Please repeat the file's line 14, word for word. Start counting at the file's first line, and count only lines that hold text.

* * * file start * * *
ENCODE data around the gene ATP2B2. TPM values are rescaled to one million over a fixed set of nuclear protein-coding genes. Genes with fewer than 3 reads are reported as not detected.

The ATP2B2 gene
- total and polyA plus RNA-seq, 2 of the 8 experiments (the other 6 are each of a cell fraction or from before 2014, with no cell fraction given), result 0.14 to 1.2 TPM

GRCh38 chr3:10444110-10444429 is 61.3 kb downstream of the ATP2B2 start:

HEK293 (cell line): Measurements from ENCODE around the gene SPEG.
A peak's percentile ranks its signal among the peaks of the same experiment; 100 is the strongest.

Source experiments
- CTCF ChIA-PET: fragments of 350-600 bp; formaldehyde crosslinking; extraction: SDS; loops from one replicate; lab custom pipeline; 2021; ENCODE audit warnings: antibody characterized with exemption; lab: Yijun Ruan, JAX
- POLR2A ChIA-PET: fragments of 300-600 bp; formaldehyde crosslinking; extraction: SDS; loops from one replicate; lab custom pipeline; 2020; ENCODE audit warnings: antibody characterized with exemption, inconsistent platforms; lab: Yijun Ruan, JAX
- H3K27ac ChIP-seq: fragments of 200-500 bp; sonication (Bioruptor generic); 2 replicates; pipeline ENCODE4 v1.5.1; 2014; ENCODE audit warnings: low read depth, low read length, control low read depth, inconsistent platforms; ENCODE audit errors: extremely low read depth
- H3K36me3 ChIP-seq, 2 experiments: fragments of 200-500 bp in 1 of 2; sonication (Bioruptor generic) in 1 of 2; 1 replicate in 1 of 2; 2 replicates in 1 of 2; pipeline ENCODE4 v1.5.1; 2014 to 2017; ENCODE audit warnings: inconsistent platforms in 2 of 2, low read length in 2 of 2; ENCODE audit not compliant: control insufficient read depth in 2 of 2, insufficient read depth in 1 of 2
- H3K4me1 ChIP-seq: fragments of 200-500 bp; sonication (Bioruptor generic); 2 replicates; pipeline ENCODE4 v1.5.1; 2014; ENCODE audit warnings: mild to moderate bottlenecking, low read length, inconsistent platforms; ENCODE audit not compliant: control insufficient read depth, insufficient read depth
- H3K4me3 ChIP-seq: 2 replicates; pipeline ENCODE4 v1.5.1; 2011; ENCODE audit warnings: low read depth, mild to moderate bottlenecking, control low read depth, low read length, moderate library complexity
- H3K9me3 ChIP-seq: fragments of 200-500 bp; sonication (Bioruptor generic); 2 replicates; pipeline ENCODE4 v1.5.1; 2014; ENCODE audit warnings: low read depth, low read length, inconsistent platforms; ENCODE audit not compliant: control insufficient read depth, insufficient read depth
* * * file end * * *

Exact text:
- H3K9me3 ChIP-seq: fragments of 200-500 bp; sonication (Bioruptor generic); 2 replicates; pipeline ENCODE4 v1.5.1; 2014; ENCODE audit warnings: low read depth, low read length, inconsistent platforms; ENCODE audit not compliant: control insufficient read depth, insufficient read depth